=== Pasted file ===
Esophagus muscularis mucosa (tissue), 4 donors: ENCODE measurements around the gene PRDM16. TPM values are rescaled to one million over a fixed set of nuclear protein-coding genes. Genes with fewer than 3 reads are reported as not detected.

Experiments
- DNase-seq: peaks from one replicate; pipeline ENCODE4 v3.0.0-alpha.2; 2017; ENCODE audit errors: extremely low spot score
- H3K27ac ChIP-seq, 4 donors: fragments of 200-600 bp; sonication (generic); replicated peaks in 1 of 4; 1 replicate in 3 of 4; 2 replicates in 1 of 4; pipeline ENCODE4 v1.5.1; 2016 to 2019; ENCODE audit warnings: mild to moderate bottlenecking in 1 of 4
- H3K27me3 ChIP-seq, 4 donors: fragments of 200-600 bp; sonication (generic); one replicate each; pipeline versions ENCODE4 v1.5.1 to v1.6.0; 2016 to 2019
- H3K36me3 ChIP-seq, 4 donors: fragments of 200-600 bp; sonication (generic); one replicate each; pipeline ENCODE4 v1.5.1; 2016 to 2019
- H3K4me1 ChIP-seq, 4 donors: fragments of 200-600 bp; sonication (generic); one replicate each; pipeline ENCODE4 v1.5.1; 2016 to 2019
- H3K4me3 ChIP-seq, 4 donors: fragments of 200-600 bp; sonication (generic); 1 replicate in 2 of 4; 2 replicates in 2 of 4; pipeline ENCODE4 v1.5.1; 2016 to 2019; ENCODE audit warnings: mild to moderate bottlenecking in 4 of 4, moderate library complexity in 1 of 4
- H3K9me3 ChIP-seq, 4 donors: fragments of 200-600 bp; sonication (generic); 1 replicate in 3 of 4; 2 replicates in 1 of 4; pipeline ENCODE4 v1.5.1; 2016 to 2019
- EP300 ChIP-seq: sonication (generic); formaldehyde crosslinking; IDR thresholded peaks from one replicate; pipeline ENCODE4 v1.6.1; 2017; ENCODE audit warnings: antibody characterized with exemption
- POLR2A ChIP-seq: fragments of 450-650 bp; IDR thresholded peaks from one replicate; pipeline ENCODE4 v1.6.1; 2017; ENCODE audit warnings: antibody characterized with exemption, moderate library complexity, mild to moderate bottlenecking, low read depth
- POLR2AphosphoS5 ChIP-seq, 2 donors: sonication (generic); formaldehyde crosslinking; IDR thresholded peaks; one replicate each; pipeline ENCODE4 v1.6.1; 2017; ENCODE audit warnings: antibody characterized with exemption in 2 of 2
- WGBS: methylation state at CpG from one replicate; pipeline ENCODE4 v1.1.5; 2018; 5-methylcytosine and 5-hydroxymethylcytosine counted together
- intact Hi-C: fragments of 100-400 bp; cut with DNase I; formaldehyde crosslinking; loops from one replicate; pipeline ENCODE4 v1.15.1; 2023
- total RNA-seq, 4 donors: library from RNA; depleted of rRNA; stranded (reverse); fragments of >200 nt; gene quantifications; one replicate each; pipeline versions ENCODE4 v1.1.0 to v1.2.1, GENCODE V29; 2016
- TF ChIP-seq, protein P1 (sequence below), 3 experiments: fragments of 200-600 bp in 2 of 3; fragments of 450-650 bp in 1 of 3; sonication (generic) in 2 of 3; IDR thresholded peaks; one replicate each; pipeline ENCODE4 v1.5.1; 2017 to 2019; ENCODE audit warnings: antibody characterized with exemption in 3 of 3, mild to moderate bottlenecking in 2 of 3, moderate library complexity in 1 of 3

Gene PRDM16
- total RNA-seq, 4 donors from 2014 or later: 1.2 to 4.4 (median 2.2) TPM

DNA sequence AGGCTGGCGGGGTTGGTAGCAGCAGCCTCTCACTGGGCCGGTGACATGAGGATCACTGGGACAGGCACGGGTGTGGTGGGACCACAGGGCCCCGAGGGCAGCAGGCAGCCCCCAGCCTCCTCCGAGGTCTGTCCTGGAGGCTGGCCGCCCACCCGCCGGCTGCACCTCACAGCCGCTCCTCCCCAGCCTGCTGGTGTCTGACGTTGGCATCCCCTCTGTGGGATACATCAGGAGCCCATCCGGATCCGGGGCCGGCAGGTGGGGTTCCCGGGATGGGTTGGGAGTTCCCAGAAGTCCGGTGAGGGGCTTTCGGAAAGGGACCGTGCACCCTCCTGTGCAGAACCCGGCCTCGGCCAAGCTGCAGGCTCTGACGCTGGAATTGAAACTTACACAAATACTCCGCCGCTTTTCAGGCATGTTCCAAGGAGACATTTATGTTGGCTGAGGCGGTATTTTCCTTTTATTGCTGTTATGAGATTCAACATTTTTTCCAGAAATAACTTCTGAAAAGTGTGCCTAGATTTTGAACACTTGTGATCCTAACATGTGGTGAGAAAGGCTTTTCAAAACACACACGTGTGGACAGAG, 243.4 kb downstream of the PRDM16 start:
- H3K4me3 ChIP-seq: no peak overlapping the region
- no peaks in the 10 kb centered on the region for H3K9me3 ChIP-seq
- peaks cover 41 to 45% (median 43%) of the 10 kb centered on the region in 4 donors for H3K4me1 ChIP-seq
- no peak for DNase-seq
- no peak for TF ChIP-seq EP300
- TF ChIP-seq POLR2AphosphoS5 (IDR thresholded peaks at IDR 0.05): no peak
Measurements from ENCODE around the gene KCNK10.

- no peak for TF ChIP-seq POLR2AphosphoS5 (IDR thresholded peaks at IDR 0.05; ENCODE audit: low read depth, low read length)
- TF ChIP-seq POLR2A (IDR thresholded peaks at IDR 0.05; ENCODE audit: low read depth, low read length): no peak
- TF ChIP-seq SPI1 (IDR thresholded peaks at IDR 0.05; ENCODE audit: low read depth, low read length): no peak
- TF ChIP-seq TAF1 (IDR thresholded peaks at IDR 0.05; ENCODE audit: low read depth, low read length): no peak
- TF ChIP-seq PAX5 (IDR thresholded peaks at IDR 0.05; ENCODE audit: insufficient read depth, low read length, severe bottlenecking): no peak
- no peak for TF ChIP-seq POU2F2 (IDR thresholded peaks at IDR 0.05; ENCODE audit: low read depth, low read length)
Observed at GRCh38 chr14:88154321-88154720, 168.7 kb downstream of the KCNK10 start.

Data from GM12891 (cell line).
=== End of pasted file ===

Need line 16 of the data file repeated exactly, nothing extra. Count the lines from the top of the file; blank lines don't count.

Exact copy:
- TF ChIP-seq, protein P1 (sequence below), 3 experiments: fragments of 200-600 bp in 2 of 3; fragments of 450-650 bp in 1 of 3; sonication (generic) in 2 of 3; IDR thresholded peaks; one replicate each; pipeline ENCODE4 v1.5.1; 2017 to 2019; ENCODE audit warnings: antibody characterized with exemption in 3 of 3, mild to moderate bottlenecking in 2 of 3, moderate library complexity in 1 of 3